I’m sure you all remember the story of Charlotte’s Web by E. B. White; about Charlotte the spider who saves the life of Wilbur the pig by weaving miraculous words into her web. It’s one of our all-time favorite children’s stories. Maybe you also know that E. B. White was a poet as well as a storyteller. One of his poems, also about a spider, is called “Natural History.” It goes like this:
The spider, dropping down from twig
Unwinds a thread of her devising,
A thin premeditated rig
To use in rising.
And all that journey down through space
In cool descent, and loyal-hearted
She builds a ladder to the place
From which she started.
Thus, I, gone forth, as spiders do,
In spider’s web a truth discerning,
Attach one silken strand to you,
For my returning.
I like that image. We go off into the world to do whatever it is we are destined to do, but always with an unseen thread attached to help us find our way home when the time comes; a silken strand for our returning. So often, we can get to thinking of ourselves as cut off, isolated and alone, especially lately, what with all our social distancing. But one of the great lessons of our faith is that, no matter how we may feel at times, we never actually are cut off, isolated or alone. God is always with us, always watching, always guiding, always there to pick us up and dust us off when we fall on our faces. We certainly do feel alone at times, but the deeper reality of our faith is that, in fact, we never really are.
The trick is to learn to trust it; to trust that there is some kind of “silken thread” connecting us to God. That kind of trust doesn’t just happen. It takes time, it takes practice, and it takes patience, to hold on to our faith, especially in those times when life seems to turn against us. But I hope you can believe me when I say that it is entirely possible to know and trust God; to know and trust that God is always with us and always has our best interests at heart, even when it might not feel like it. And when we do that, when we know and trust God, it gives our lives a freedom from fear and anxiety that, honestly, I don’t know how we would find otherwise.
White’s image of the silken thread reminds me of when I used to teach rock climbing to my Adventure campers. This was back in the early days of my ministry, when I was serving my church in Illinois. For years, I took senior high youth groups up to the Boundary Waters in Northern Minnesota for week-long summer camps. We would always stop for a day at a place called Palisade Head on the North Shore of Lake Superior, about two hours north of Duluth. Palisade Head is a popular rock-climbing cliff that drops almost vertically into Lake Superior. Unlike a lot of climbing walls, all of the climbs begin at the top. We would lower our campers down to the bottom of the cliff, and they would climb back up.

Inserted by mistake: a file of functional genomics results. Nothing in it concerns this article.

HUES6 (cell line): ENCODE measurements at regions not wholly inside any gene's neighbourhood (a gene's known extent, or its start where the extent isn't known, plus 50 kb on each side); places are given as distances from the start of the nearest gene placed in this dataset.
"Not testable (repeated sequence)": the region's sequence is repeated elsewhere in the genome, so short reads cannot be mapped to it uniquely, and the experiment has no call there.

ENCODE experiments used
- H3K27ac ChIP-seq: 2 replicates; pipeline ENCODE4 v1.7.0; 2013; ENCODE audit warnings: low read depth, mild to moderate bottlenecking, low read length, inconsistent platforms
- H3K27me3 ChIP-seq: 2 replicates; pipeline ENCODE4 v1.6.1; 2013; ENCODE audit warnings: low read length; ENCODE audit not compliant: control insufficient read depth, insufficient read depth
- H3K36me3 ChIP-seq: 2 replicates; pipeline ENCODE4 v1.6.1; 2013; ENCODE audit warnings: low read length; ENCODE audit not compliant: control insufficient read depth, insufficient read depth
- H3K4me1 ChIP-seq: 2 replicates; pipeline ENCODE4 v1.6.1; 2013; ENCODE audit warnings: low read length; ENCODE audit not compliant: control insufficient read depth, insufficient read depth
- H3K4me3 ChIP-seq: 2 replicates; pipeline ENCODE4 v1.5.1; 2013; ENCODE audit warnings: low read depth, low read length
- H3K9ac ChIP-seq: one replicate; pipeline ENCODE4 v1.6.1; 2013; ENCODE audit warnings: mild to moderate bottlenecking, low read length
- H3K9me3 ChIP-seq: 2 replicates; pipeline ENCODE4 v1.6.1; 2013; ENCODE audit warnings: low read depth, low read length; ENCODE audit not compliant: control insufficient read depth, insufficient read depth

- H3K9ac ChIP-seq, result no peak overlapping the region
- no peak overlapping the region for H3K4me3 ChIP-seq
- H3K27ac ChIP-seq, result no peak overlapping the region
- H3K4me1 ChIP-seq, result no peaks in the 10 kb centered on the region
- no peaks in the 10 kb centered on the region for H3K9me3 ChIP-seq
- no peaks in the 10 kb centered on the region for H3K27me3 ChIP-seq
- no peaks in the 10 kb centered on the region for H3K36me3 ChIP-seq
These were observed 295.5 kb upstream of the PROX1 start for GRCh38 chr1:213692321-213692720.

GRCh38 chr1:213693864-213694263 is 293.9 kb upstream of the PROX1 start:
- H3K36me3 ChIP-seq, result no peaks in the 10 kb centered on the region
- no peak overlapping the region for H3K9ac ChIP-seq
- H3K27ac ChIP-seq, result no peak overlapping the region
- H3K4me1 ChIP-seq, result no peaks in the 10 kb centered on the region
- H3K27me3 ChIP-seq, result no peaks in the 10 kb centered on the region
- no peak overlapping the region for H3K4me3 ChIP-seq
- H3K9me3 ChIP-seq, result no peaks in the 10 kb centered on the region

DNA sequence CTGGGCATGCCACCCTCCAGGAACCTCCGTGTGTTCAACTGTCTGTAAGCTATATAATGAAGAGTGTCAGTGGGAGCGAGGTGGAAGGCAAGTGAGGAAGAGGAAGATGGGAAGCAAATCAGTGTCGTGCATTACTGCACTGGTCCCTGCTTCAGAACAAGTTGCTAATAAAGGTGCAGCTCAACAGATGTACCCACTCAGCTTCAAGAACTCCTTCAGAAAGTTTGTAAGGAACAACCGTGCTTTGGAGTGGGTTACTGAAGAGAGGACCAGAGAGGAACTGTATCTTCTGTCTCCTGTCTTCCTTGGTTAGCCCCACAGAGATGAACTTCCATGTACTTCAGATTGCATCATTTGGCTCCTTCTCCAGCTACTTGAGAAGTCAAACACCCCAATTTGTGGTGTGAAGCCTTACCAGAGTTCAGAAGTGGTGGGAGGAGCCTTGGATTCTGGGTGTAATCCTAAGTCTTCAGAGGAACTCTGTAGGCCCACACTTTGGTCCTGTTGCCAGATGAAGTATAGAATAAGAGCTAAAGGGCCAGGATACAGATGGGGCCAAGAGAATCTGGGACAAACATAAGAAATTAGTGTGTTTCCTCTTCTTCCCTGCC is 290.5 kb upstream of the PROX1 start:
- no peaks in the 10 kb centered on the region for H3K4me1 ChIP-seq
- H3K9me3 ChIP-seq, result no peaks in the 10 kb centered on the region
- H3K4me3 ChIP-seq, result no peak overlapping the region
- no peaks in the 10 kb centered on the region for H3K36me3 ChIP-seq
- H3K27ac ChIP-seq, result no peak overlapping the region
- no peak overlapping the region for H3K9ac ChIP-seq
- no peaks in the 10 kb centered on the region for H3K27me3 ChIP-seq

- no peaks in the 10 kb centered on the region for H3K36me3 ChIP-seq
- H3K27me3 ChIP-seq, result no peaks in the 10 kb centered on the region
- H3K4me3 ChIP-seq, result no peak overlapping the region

It was pretty interesting, let me tell you, taking a bunch of novice rock climbers, attaching a rope around their waists, lowering them backwards off a hundred-foot cliff. We had some very exciting moments; not dangerous you understand (not overly dangerous anyway) but very exciting. All these years later, I can still see Ben Roxworthy’s face as he leaned back out over the cliff, held there only by the rope I was holding. He looked over his shoulder, and then back at me. He said, “You’ve got a good hold of that rope, right?” I said, “Yeah, Ben. You can trust me, and you can trust the rope.” And then I smiled and said, “Just try not to think that I have your life in my hands.” He said, “Gee thanks.” And with that he backed himself right over the cliff and out of sight, while I played out the rope that he would use for his returning.
We had great fun on those trips. At the end of a week of canoeing, we’d go back to Palisade Head, after dark, and have a closing communion service together by moonlight. I would talk about the highlights of the time we had shared, and I would tell them that, even though we were about to go our separate ways, the connections we had made with each other, and the connections we had made with God, would always be there. We would always be bound together.
You remember that old song by Pete Seeger, “Oh, had I a golden thread, and needle so fine I would weave a magic strand of rainbow design, of rainbow design.” Seeger, like E.B. White, imagined silken threads binding people together “in hand, and heart and mind,” as the song goes. Maybe, just maybe, one of the positive outcomes of this time of crisis we’re all in, will be a much-needed reminder of the silken threads running through the world, binding us together in a common web and giving us lifelines to use for our returning. Maybe we’ll remember that deeper than all the divisions and antagonisms we’ve been so caught up in, we have a common humanity that binds us all together “in hand, and heart and mind.”
But, of course, that brings us back to trust. The biggest problem with trust is that is requires us to be vulnerable; and vulnerable is not something we especially like to be. You probably remember the phrase that Ronald Reagan was so fond of, “trust, but verify.” That is actually an old Russian proverb that Suzanne Massie, an American writer, taught to the president back in the eighties. Reagan used it often when talking about U.S. relations with the Soviet Union, especially regarding our stockpiles of nuclear weapons. Trust, but verify. Trust, but make sure your trust is justified. Trust, but make sure you’re trusting with your eyes open. It sounds perfectly reasonable doesn’t it, and for international relations, it probably is.